If it was 2000 people saying how great our referees are and how the FA are doing a wonderful job I’m pretty sure they’d take notice, and they wouldn’t give a toss where they came from.

  • Mikey

    @ Ron

    If your population size was 10 million a survey of 1,100 would give you results which had a margin of error of +/- 3%. Even a survey of just 100 people would still give a margin of error of just +/- 10%. So a sample of 2,000 is significant.

    Without knowing the cohort in question it is, of course, impossible to know what level of accuracy we are talking about. But when you consider that the large the population involved, the smaller the percentage of that population that is needed for the same level of accuracy. For example, if you were looking at a population of just 1,000 you would need a sample of over half (525) to achieve an accuracy level of +/- 3%.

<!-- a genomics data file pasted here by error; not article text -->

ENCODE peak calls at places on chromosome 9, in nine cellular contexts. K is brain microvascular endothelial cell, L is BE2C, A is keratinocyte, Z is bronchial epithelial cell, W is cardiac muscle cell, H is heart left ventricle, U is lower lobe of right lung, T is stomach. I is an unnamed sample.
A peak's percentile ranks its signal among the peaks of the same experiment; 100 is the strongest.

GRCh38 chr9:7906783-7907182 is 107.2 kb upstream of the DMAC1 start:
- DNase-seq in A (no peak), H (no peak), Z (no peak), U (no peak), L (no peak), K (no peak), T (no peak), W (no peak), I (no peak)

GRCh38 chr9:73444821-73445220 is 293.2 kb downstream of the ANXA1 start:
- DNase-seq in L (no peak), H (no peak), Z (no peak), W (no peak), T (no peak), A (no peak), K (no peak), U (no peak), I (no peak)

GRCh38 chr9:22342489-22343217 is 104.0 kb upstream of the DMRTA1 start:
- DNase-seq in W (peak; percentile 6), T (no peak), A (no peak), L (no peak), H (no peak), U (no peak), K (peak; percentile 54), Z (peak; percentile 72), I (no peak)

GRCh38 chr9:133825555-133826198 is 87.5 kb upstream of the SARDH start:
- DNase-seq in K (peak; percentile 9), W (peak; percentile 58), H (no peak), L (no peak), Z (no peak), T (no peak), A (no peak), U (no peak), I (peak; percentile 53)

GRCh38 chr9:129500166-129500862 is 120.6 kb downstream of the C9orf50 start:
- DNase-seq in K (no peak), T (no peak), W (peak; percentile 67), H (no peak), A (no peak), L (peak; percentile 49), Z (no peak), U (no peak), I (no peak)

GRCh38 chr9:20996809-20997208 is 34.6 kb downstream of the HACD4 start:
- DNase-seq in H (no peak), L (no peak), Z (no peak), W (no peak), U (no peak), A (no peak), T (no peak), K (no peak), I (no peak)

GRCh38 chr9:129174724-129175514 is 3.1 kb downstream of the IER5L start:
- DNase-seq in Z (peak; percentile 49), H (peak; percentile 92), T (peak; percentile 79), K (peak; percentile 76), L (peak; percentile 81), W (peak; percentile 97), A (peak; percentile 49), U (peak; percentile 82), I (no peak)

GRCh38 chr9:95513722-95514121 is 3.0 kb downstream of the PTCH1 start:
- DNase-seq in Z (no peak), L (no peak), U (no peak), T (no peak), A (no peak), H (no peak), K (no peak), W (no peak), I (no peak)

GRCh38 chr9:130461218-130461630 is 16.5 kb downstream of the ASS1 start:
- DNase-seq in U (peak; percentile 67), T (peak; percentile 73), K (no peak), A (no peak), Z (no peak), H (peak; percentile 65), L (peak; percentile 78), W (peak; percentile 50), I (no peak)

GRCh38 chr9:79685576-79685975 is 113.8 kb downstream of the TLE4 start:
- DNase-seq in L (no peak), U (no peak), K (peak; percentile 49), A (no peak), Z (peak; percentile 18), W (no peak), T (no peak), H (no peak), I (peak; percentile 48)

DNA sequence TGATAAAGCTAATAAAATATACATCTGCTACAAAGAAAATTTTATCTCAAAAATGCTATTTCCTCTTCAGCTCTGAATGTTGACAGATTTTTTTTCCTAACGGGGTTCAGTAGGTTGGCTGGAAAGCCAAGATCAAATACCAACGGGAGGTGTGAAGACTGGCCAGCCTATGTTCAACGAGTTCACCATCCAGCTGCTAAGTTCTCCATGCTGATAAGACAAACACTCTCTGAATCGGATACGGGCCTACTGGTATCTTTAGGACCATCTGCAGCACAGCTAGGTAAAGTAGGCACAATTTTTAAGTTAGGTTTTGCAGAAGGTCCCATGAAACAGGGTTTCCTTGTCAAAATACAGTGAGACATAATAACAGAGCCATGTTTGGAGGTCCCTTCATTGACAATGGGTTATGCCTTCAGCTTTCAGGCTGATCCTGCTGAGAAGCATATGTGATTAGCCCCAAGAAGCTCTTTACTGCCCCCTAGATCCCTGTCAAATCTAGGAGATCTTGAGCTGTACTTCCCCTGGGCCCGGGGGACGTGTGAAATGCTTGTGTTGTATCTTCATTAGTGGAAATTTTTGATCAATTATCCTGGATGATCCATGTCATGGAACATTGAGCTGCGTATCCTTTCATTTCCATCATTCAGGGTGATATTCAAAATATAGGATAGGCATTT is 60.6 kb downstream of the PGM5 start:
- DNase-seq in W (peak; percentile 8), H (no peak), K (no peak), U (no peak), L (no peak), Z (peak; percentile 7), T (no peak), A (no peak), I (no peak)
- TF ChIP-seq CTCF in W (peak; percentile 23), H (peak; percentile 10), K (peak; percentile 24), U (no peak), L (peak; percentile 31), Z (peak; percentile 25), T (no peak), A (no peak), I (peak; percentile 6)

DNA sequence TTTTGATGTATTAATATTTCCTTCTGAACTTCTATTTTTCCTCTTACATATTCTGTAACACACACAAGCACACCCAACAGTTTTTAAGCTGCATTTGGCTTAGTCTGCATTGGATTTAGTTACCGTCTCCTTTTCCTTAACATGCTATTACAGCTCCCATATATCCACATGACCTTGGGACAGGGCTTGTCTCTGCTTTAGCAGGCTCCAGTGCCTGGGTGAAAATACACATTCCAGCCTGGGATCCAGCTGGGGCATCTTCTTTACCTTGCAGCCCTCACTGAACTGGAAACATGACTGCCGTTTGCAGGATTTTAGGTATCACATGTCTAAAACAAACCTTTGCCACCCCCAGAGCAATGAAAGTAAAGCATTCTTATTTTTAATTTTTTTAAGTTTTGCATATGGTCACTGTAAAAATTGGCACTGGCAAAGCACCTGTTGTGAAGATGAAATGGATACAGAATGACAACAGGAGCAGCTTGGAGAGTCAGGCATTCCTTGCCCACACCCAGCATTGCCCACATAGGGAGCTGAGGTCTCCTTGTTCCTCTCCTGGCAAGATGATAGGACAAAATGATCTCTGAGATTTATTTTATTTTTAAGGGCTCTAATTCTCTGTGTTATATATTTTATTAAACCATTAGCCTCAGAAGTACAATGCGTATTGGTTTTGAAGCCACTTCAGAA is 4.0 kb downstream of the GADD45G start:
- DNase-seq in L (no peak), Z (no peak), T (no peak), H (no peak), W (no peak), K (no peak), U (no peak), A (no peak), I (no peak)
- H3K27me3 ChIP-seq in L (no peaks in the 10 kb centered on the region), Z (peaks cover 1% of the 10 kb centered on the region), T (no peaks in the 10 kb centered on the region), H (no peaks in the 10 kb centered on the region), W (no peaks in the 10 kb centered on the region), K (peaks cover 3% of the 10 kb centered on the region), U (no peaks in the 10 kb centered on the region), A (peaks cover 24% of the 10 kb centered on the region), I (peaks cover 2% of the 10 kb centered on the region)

• Well Jim, I have to say I have tried to see it from your point of view, but really I can’t. The Observatory conduct loads of surveys, and the media pick out certain ones to maintain their specific view – for example that international football is wonderful and much loved.

    I have pointed out that here is a report from an organisation that the media does like to quote which says that a lot of people don’t like international matches and it has had not commentary in the press.

    Hence I report what the media in general do, and then what the Observatory does. It seems straightforward to me. But maybe I’m just being blinkered. I don’t think so, but I’d be silly to deny that was possible.

  • Nitram, your ability to read my mind is getting worrying. Can you shut down your telepathic powers after 9pm please.

  • Mikey, I think there is also the secondary point, that the media will quote the Observatory’s figures (and thus clearly approve of their numbers and their methodology) when the findings support the media’s vision of football, but not otherwise. If the number of replies is inadequate for this survey, then looking back at other surveys it is inadequate for them – but when the point suits the agenda, the media take it.
    But I agree with you, this number of replies is perfectly reasonable. I’ve seen general election surveys of voting intention done on smaller numbers.

  • Mikey

    @. Tony

    I think in the context of your article, it’s actually the primary point. I couldn’t agree more.